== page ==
I thought that the philadelphia experiment was to prevent magnetic underwater mines from tripping by the ships hulls magnetical effect.
They tried to achive this with a coil around the hull, running alternating current through it.
Beachley (author)  t.rohner2 years ago
I'm interested in where you heard this theory.
Well, it's the only plausible cause to me, why the navy would do such things.

I'm not into conspiracy theories, except they make sense.
When i first heard about it, it must have made the most sense to me.
But never underestimate the sick brains of warmongers...

Maybe all of it is bullshit.
Here is a excerpt from wiki, but this doesn't make it true or false.

Misunderstanding of Documented Naval Experiments

While personnel at the Fourth Naval District have suggested that the questions surrounding the alleged event arise from routine research which was performed during the Second World War at the Philadelphia Naval Shipyard, it was previously believed "that the foundation for the apocryphal stories arose from degaussing experiments which have the effect of making a ship undetectable or 'invisible' to magnetic mines."[9] Another possible genesis of the stories about levitation, teleportation and effects on human crew might be attributed to experiments with the generating plant of the destroyer USS Timmerman, whereby a higher-frequency generator produced corona discharges, though none of the crew reported suffering effects from the experiment.
Did "They" check the duty roster?
Beachley (author)  rfitzgerald12 years ago
I completely agree, Tesla was one of the most influential people in history. Everything that he accomplished was ahead of his time, who knows where we'd be if Edison had ended up standardizing a DC power grid.

I've never seen "The Prestige", but I'm going to check it out.
sheepishly, :) I spent weeks investigating the claim from Tesla websites that a tesla generator could power my house! Beware of the huge scam! Fortunately, I'm too parsimonious to part with money without turning over the dollar at least a hundred times! I wonder how many parted with their cash though!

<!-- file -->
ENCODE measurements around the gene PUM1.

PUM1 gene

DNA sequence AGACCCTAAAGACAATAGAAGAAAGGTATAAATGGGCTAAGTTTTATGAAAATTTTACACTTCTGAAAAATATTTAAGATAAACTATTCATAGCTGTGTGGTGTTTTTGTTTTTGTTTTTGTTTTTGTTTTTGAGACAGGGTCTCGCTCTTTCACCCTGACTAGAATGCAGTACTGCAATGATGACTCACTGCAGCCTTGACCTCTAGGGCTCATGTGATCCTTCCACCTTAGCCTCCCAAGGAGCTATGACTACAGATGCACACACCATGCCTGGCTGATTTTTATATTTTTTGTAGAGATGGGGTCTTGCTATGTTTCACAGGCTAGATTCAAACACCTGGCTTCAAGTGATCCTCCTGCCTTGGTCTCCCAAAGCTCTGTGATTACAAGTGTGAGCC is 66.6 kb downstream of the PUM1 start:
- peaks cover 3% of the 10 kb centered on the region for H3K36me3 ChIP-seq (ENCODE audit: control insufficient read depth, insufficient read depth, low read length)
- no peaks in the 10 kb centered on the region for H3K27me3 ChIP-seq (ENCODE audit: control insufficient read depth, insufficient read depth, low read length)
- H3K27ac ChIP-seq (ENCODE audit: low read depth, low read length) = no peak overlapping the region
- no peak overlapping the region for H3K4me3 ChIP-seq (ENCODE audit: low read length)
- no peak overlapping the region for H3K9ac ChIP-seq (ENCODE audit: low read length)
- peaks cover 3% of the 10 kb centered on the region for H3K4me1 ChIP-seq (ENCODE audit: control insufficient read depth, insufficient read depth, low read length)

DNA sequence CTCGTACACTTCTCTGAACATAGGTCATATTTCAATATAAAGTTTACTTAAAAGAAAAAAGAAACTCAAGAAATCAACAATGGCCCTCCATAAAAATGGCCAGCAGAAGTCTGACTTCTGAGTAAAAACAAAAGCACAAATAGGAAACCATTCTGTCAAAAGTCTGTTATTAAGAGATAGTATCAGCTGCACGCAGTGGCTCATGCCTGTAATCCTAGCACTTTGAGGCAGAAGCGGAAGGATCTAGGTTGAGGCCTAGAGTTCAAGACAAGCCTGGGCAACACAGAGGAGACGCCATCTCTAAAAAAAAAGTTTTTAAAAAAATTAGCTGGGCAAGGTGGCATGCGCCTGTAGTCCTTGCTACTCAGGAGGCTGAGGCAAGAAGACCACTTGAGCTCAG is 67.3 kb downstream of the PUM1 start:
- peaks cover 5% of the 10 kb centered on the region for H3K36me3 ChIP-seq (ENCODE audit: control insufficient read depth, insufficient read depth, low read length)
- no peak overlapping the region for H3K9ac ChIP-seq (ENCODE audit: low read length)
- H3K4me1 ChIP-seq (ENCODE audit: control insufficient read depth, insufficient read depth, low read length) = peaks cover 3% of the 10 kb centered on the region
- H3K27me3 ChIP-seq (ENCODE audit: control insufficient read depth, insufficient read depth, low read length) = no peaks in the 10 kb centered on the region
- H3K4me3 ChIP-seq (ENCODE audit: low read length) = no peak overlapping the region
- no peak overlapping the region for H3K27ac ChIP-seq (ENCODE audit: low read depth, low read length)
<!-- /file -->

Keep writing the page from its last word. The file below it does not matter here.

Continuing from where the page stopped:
Wouldn't a working Tesla generator be a great thing? I can always dream!
Beachley (author)  Ole bally2 years ago
Maybe some day!
Tesla coils have only a passing resemblance to sparkgap transmitters. They are totally different animals. See http://en.wikipedia.org/wiki/Spark-gap_transmitter and http://en.wikipedia.org/wiki/Arc_converter.
Rebreg2 years ago
your giving me bad ideas >:D
BytePilot2 years ago
Beautifully written, simple to follow and informative.
Excellent work sir, excellent work...
Out of curiosity did you ever figure out why your first one never worked?
geo bruce2 years ago
how did you bend the primary's copper tubing?
Beachley (author)  geo bruce2 years ago
New copper tubing comes pre-bent into this shape.

All I had to do was spread the roll of copper tubing apart, letting it drop into the 4 wooden braces I made in "Step 5."
oh nice
what's the average cost for the copper tubing?
Beachley (author)  geo bruce2 years ago
You can probably find a 50' roll of 1/4" copper tubing for around ~$40-$50.
ok thnx
Beachley (author) 2 years ago
The wire mesh is serving as my ground in this project.

This type of ground is called a counterpoise ground. If you're interested, you can probably find a lot of information about it online.
Beachley (author)  Beachley2 years ago
I explain this briefly in the wiring step.
DevCoder2 years ago
Wow, excellent coil! This is pretty much what I wanted my first one to look like if I had more money and time ;D
Beachley (author)  DevCoder2 years ago
Thanks! I've read some of your instructables in the past, you have some pretty cool projects
PsychoDad2 years ago
Really really cool! But I think you should add a warning that persons with a cardiac pacemaker shouldn't try this at home...
Beachley (author)  PsychoDad2 years ago
You're right, I just updated it to reflect that. Thanks!
schumi232 years ago
Out of curiousity, how m uch was the total cost for this?
Beachley (author)  schumi232 years ago
Between the transformer and the capacitors, I probably spent ~$500 or so. Most of everything else I had lying around the house.

To cut the costs, you could try to find a transformer for free from a local shop as suggested below. I attempted to do this but every transformer I came across had a GFCI circuit in it.

The capacitors are up to you, they definitely played a big part in the cost. There are instructables on here for making the Leyden Jar type, but keep in mind these capacitors can be hit-or-miss. Another challenge with Leyden Jar capacitors is getting consistent capacitance values.

Aside from those 2 things, the rest of it is relatively low cost.
Hoopajoo2 years ago
Oil furnaces have a sizable transformer. One from an older oil furnace should work great for this project. Just ask a HVAC shop if they have an old one from a system replacement or find an old, replaced oil furnace curbside.
They're dead handy to get to, open the panel and four long bolts to get the transformer...

I've one kicking about - 15KV think it's 30ma...
Kiteman2 years ago
That's a cool project, well done.

<sub>(You can embed the video here, you know.)